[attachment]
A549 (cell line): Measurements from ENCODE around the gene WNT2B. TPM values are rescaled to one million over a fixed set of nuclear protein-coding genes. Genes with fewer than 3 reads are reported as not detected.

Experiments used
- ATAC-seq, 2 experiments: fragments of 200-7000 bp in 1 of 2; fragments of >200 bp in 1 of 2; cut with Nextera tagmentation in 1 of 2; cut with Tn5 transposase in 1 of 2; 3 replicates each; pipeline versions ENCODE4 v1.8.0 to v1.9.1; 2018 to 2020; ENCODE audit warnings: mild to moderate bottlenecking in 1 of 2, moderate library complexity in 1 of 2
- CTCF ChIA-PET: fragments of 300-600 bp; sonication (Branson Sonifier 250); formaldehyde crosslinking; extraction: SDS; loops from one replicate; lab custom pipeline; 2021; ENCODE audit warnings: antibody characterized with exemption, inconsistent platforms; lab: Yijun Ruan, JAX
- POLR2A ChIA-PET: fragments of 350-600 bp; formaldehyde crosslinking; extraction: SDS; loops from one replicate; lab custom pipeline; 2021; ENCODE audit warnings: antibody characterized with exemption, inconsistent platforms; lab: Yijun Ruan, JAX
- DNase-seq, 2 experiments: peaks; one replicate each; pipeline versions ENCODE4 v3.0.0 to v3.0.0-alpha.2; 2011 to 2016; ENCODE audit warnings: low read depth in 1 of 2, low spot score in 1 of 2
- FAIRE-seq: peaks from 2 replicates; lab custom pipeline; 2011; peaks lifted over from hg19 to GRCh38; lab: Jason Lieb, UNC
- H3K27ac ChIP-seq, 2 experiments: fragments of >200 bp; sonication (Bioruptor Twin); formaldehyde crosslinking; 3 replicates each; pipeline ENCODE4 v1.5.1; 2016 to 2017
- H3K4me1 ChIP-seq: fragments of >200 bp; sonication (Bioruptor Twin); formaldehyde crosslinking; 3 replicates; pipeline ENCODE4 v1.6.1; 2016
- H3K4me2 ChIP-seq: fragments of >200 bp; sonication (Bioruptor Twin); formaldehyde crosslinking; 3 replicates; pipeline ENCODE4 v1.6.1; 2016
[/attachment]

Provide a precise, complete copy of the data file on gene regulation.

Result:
A549 (cell line): Measurements from ENCODE around the gene WNT2B. TPM values are rescaled to one million over a fixed set of nuclear protein-coding genes. Genes with fewer than 3 reads are reported as not detected.

Experiments used
- ATAC-seq, 2 experiments: fragments of 200-7000 bp in 1 of 2; fragments of >200 bp in 1 of 2; cut with Nextera tagmentation in 1 of 2; cut with Tn5 transposase in 1 of 2; 3 replicates each; pipeline versions ENCODE4 v1.8.0 to v1.9.1; 2018 to 2020; ENCODE audit warnings: mild to moderate bottlenecking in 1 of 2, moderate library complexity in 1 of 2
- CTCF ChIA-PET: fragments of 300-600 bp; sonication (Branson Sonifier 250); formaldehyde crosslinking; extraction: SDS; loops from one replicate; lab custom pipeline; 2021; ENCODE audit warnings: antibody characterized with exemption, inconsistent platforms; lab: Yijun Ruan, JAX
- POLR2A ChIA-PET: fragments of 350-600 bp; formaldehyde crosslinking; extraction: SDS; loops from one replicate; lab custom pipeline; 2021; ENCODE audit warnings: antibody characterized with exemption, inconsistent platforms; lab: Yijun Ruan, JAX
- DNase-seq, 2 experiments: peaks; one replicate each; pipeline versions ENCODE4 v3.0.0 to v3.0.0-alpha.2; 2011 to 2016; ENCODE audit warnings: low read depth in 1 of 2, low spot score in 1 of 2
- FAIRE-seq: peaks from 2 replicates; lab custom pipeline; 2011; peaks lifted over from hg19 to GRCh38; lab: Jason Lieb, UNC
- H3K27ac ChIP-seq, 2 experiments: fragments of >200 bp; sonication (Bioruptor Twin); formaldehyde crosslinking; 3 replicates each; pipeline ENCODE4 v1.5.1; 2016 to 2017
- H3K4me1 ChIP-seq: fragments of >200 bp; sonication (Bioruptor Twin); formaldehyde crosslinking; 3 replicates; pipeline ENCODE4 v1.6.1; 2016
- H3K4me2 ChIP-seq: fragments of >200 bp; sonication (Bioruptor Twin); formaldehyde crosslinking; 3 replicates; pipeline ENCODE4 v1.6.1; 2016